President Obama’s call for normalizing relations offers a once-in-a-generation opportunity for Cuban and American churches to strengthen their ties.
The gospel officially arrived in Cuba in 1511, when Spanish conquistador Velázquez established the Catholic Church on the Caribbean island. But since then, the gospel message has been trampled as genocide, plantation slavery, war, and hardship have afflicted Cuba’s people.
Since 1960, dictator Fidel Castro, 88, and now his brother-successor Raul, 83, have held Cuba in their brutal grasp. Under Castro, 99 percent of Cubans read and write by age 15, and starvation is rare. These are great social advances. But freedom to worship God as one wishes has been subject to extreme state control. Cuba is a police state.
In 2012, the United States granted political asylum to Carlos Lamelas, a Pentecostal pastor who ran afoul of the Castro regime. Speaking with CT recently, Lamelas provided a glimpse of what life is like for many pastors: constant surveillance. State-sponsored temptations from black marketeers and offers of illicit sex. Porn slipped inside the pulpit Bible. Control over Bible publication. Severe beatings and assaults. Unable to lure Lamelas, police falsely charged him with human trafficking: “They pulled me out of the house, practically kidnapping me one morning.”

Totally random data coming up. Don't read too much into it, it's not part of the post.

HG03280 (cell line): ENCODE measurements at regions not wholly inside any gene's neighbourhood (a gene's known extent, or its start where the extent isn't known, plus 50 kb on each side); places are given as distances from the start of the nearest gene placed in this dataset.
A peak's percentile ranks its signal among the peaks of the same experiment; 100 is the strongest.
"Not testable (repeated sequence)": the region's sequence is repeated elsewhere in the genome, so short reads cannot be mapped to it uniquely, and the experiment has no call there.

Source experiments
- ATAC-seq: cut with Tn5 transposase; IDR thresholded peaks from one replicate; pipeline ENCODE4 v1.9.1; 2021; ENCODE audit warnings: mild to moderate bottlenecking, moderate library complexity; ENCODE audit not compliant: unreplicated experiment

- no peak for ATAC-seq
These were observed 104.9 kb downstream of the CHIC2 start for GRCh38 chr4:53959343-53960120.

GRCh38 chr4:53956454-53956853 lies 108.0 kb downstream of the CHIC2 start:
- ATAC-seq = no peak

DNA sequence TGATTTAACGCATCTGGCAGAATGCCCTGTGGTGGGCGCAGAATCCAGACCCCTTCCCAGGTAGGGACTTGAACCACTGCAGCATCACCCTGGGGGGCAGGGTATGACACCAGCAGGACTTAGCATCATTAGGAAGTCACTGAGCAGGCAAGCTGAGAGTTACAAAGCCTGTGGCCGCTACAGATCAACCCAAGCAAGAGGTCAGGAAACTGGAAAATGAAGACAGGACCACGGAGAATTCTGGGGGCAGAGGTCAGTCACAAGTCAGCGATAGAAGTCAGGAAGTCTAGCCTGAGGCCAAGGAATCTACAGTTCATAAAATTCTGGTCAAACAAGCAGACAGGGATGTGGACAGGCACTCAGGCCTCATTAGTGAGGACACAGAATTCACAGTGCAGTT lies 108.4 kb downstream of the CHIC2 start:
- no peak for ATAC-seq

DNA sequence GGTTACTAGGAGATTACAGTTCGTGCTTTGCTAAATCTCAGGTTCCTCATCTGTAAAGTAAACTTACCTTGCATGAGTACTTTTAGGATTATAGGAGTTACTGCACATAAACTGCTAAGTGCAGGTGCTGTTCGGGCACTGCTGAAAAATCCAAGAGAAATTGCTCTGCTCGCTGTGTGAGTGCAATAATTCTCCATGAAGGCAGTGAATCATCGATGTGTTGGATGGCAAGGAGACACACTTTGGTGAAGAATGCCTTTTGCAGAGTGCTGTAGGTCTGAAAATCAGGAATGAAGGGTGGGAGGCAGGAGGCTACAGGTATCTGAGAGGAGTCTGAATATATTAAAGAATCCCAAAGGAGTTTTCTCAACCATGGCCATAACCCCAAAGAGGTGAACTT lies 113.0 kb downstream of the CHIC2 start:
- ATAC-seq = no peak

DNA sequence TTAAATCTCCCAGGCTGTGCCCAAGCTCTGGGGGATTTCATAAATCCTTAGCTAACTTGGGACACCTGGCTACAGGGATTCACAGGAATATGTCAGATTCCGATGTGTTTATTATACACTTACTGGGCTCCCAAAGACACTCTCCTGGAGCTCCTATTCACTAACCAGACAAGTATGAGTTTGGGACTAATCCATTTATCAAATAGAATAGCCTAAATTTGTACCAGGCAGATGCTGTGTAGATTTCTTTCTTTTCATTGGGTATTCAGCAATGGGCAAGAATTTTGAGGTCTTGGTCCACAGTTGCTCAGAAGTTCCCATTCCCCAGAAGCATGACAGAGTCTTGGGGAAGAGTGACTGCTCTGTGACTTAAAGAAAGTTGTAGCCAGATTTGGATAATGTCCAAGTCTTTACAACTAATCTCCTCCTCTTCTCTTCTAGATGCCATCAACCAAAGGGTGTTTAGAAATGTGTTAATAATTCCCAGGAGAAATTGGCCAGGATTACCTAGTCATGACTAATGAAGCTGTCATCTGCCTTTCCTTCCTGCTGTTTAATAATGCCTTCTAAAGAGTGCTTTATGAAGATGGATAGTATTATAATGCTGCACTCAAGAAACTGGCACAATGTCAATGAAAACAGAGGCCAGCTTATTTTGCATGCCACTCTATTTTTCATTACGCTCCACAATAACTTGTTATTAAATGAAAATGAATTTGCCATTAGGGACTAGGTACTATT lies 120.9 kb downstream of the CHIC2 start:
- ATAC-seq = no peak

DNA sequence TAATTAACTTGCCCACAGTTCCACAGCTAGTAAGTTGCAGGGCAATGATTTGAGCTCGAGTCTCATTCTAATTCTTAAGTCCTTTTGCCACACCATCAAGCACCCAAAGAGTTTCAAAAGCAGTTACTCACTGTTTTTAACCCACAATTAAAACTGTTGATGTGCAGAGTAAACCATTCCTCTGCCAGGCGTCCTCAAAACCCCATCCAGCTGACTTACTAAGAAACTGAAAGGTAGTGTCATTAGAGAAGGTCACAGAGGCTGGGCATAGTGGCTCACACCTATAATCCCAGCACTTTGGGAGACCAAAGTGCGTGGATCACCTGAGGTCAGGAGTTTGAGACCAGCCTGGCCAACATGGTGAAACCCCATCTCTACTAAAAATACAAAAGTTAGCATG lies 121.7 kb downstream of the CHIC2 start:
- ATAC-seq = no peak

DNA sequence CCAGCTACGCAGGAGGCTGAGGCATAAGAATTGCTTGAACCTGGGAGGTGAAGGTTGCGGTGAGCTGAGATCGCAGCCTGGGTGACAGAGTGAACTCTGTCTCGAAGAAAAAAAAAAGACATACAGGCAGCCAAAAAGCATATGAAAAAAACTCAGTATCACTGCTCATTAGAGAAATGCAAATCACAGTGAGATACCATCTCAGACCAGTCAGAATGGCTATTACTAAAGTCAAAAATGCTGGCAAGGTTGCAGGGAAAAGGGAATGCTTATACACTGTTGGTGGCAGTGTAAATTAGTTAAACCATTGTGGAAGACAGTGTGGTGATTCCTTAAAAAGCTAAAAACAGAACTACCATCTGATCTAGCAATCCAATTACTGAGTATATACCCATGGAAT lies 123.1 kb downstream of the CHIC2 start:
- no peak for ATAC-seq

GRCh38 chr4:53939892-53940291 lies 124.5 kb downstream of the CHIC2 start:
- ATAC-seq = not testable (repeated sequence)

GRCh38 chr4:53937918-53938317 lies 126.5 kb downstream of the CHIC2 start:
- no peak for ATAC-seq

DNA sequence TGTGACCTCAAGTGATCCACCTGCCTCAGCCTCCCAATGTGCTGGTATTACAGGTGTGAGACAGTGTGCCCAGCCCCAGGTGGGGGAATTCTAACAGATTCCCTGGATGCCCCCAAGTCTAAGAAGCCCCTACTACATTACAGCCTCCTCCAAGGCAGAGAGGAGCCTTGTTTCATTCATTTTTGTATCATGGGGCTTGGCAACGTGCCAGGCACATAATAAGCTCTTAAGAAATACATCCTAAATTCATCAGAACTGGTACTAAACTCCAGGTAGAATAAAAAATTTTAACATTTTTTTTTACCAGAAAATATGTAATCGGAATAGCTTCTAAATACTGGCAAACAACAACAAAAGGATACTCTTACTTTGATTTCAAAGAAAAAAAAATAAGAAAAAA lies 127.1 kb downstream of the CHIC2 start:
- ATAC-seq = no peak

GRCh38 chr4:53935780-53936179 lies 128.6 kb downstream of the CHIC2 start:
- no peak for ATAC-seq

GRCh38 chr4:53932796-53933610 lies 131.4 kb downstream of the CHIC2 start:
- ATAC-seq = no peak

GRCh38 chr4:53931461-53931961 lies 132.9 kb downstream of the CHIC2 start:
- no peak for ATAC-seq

Christian Solidarity Worldwide says violations of religious freedom have risen each year since 2011. But renewed prospects for positive change hang in the balance, even while the US embargo remains in effect. President Obama’s call for normalizing relations, too long frozen in cold war groupthink policies, offers a once-in-a-generation opportunity for Cuban and American churches to strengthen their ties. The gospel, not politics, is our shared Christian agenda. Under the new US policy, “religious activity” …